Assuming that Britain is not added to the Schengen visa black-list, UK citizens will not be required to obtain a visa before entry. When ETIAS (European Travel Information and Authorisation System) is operational (not expected until 2021), British citizens, like other third-country nationals, would be subject to it. British citizens will have to justify the reason for their entry into an EU Schengen state and then will have a total of 90 out of every 180 days to travel within the area without a visa. If they do not leave at the end of their permitted stay, they will become overstayers subject to the Return Directive (and expulsion). Once the Entry/Exit System (EES) is in place in the EU, UK nationals will also have their entry, exit and refusal of entry information, as third-country nationals crossing the external borders of the Schengen area, registered.

In Summary

All the above are written from the angle of a no-deal Brexit and even in this case we can see that British holidaymakers can pretty much continue with their travel plans as before. The ability for flights to continue without disruption has been safeguarded, no additional security checks will be imposed and people wishing to travel for 90 days or less to the EU will not require a visa. If the UK leaves the EU based on the agreement reached between the EU and the UK Prime Minister, then there will be a transition period until the end of 2020, during which what applies today will mostly stay the same.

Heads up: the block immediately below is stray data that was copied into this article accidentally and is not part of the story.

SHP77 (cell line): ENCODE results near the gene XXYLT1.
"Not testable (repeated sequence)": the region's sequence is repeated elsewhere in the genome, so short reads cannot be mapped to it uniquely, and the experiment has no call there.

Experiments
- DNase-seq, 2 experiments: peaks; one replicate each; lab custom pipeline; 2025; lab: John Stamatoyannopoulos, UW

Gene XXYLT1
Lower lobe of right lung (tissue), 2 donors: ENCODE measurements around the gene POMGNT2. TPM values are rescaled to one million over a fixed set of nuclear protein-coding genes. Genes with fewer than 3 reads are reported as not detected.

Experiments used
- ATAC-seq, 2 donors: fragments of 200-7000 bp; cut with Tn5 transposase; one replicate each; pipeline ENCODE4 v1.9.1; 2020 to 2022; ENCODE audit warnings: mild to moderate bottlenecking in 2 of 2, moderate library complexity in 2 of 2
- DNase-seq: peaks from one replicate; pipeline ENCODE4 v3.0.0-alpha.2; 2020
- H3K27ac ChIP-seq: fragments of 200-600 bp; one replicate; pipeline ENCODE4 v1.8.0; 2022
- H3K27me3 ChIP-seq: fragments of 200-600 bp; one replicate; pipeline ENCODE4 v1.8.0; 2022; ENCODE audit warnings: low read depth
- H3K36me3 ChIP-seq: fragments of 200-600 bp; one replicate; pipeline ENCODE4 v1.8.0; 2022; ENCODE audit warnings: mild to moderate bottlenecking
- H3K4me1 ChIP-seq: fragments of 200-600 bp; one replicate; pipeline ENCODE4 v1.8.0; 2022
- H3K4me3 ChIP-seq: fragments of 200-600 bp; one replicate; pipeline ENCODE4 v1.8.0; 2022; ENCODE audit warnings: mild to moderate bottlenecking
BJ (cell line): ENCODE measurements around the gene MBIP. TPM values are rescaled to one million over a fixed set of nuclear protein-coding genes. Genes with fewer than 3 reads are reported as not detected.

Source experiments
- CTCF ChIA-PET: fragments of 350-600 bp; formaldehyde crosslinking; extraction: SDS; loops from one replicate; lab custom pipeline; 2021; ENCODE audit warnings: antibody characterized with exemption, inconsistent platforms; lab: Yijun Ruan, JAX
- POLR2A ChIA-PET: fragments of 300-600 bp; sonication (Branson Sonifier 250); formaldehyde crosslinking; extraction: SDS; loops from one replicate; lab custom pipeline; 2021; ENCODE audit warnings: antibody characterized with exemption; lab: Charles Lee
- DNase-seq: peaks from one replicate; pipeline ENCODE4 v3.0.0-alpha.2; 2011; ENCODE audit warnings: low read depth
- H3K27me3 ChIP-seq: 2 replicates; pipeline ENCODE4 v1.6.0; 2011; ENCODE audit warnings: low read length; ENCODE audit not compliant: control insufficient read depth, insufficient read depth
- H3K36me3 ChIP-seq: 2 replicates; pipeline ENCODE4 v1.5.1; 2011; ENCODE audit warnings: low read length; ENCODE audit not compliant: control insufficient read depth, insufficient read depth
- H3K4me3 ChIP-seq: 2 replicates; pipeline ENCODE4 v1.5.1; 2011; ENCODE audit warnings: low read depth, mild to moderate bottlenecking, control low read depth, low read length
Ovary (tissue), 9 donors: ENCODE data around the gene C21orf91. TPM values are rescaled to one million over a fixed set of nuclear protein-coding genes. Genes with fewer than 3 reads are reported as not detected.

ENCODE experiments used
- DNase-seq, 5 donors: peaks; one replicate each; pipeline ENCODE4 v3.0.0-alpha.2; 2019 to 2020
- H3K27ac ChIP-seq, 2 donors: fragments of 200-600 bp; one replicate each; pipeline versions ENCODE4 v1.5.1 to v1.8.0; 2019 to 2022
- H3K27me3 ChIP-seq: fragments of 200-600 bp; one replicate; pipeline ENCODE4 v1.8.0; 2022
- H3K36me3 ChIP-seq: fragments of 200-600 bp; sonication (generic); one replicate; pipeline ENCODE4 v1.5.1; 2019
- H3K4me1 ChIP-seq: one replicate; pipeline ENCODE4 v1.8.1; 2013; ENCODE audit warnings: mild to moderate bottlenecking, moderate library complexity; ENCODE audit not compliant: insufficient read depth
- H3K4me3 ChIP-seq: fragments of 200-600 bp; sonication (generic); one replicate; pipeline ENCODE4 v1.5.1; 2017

Sources: ACI Europe information and BBC news articles. All pictures are of Larnaca International Airport